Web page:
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Confusion over Ohio's abortion law has some doctors hesitant to provide legal care

 Dr. Catherine Romanos, a Columbus area OB/GYN and another doctor, protest on behalf of abortion rights at the Ohio Statehouse prior to the Dobbs decision by the U.S. Supreme Court that overturned abortion rights in the U.S.
Daniel Konik
/
Statehouse News Bureau
Dr. Catherine Romanos, a Columbus area OB/GYN and another doctor, protest on behalf of abortion rights at the Ohio Statehouse prior to the Dobbs decision by the U.S. Supreme Court that overturned abortion rights in the U.S.

Some abortions in Ohio are still legal, even under the new abortion ban, to save the life of a pregnant person, or to prevent permanent impairment of their organs. But there’s a different Ohio law, known as the “conscience clause,” that could factor into whether a doctor provides abortion care.

The “conscience clause” went into effect in September 2021. It allows doctors and other medical providers, including pharmacists, to deny medical care based on their moral, religious or ethical beliefs.

It’s unclear whether providers might be using it to deny abortions or abortion pills to patients who are legally allowed access to them under the six-week ban.

However, OB-GYNs and abortion advocates are voicing concerns that doctors are more likely to turn eligible patients away out of fear of facing criminal penalties, not the “conscience clause.”

Dr. Catherine Romanos, a Columbus-area OB-GYN, said she is aware of two cases where doctors referred their patients to a clinic that performs abortions because they had ectopic pregnancies, even though the original doctors could have performed those abortions.

Doctors are still allowed to perform abortions in cases of ectopic pregnancies under Ohio’s new abortion ban, which prohibits abortions when fetal heart activity can be detected. That can happen as early as six weeks into a pregnancy, before many women even know they are pregnant.

Romanos said it’s clear that it is “absolutely legal to perform abortions for ectopic pregnancies” which occur when the fertilized egg implants in fallopian tubes or somewhere other than inside the uterus.

Romanos said there is no way a pregnant person can carry ectopic pregnancies to term and there is no way the fetus in those cases can survive. But she said allowing those pregnancies to progress poses a risk to the life of the pregnant person. She said she thinks some doctors are confused about that exception.

“I think the bottom line is that when the legislature starts introducing criminal penalties for what has always been evidence-based, safe health care, doctors get confused and scared,” Romanos said.

She said doctors tend to be rule followers by nature, following protocols and best practices. She said no one wants to break the law. And in the case of Ohio’s new six-week abortion ban, a doctor who provides an illegal abortion faces a felony charge and could lose their license to practice medicine in Ohio.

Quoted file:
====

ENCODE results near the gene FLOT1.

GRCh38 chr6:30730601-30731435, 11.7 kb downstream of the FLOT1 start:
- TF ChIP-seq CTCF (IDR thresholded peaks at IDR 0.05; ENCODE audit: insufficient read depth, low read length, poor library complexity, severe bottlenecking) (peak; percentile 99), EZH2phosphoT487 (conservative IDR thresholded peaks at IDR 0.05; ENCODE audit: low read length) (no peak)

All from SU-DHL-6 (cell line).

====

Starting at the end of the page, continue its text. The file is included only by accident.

Romanos said she thinks confusion over the new abortion ban itself might be why some doctors are balking at providing care in cases, not Ohio’s new “conscience law” that could also apply in some cases.

Romanos, who is a supporter of abortion rights, noted the irony that she has been forced to violate her own moral, religious and ethical beliefs every day since Ohio’s six-week ban went into place.

“Every day I am turning away patients and I feel like my conscience has been violated and I am providing care contrary to my morals and ethics,” Romanos said.

The American Civil Liberties Union of Ohio filed suit in the Franklin County Common Pleas Court on April 29 to overturn the “conscience clause” law. Columbus City Attorney Zach Klein, a Democrat, also filed a separate suit.

David Carey, deputy legal director of the ACLU of Ohio, said he cannot comment on whether the “conscience clause” could be used by a doctor to actually provide abortions to patients without having more specific information about the situations involved. But he noted the law was designed to protect individuals who decline to perform care in more than one way.

“So, under some circumstances, someone could be subject to employment discipline if they refuse to do their job. This law changes that relationship fundamentally. The exact scope of it is, frankly, very unclear and that’s part of the basis of our lawsuit,” Carey said.

Carey said the other part of the ACLU’s lawsuit claims the new law violates the single subject rule by “piggy-backing” an entirely different law into a bill that was meant to accomplish something else. That something else, Carey said, is the two-year Ohio budget which was put into effect last summer.
Copyright 2022 The Statehouse News Bureau. To see more, visit The Statehouse News Bureau.

Jo Ingles is a professional journalist who covers politics and Ohio government for the Ohio Public Radio and Television for the Ohio Public Radio and Television Statehouse News Bureau. She reports on issues of importance to Ohioans including education, legislation, politics, and life and death issues such as capital punishment.